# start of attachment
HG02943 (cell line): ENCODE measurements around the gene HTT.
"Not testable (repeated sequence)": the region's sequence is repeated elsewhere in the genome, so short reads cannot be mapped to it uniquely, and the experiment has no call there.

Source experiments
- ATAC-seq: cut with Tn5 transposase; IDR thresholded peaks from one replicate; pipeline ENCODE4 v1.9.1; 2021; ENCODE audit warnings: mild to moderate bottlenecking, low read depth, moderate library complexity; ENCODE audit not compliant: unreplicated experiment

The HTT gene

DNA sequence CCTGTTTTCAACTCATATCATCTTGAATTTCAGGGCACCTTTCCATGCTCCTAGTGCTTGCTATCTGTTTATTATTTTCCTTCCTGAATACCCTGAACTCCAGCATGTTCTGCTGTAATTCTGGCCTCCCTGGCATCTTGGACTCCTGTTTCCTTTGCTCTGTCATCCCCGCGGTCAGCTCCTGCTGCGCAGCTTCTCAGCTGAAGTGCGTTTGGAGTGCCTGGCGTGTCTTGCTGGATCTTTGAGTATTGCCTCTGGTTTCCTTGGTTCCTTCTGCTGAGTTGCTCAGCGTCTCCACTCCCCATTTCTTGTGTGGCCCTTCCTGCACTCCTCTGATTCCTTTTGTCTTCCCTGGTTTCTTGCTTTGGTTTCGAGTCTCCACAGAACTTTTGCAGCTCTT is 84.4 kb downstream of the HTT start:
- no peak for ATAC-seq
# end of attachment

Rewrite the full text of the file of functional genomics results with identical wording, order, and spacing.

HG02943 (cell line): ENCODE measurements around the gene HTT.
"Not testable (repeated sequence)": the region's sequence is repeated elsewhere in the genome, so short reads cannot be mapped to it uniquely, and the experiment has no call there.

Source experiments
- ATAC-seq: cut with Tn5 transposase; IDR thresholded peaks from one replicate; pipeline ENCODE4 v1.9.1; 2021; ENCODE audit warnings: mild to moderate bottlenecking, low read depth, moderate library complexity; ENCODE audit not compliant: unreplicated experiment

The HTT gene

DNA sequence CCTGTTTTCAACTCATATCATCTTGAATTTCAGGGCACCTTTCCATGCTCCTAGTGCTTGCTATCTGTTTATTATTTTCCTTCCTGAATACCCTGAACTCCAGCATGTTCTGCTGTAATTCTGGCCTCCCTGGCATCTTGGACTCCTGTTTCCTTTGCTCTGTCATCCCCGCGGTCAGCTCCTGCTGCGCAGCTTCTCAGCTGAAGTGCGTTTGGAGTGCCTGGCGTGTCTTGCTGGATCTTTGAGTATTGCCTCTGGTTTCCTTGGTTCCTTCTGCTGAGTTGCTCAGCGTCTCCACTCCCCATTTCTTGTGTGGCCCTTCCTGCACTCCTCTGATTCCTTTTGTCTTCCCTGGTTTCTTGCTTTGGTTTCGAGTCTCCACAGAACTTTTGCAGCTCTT is 84.4 kb downstream of the HTT start:
- no peak for ATAC-seq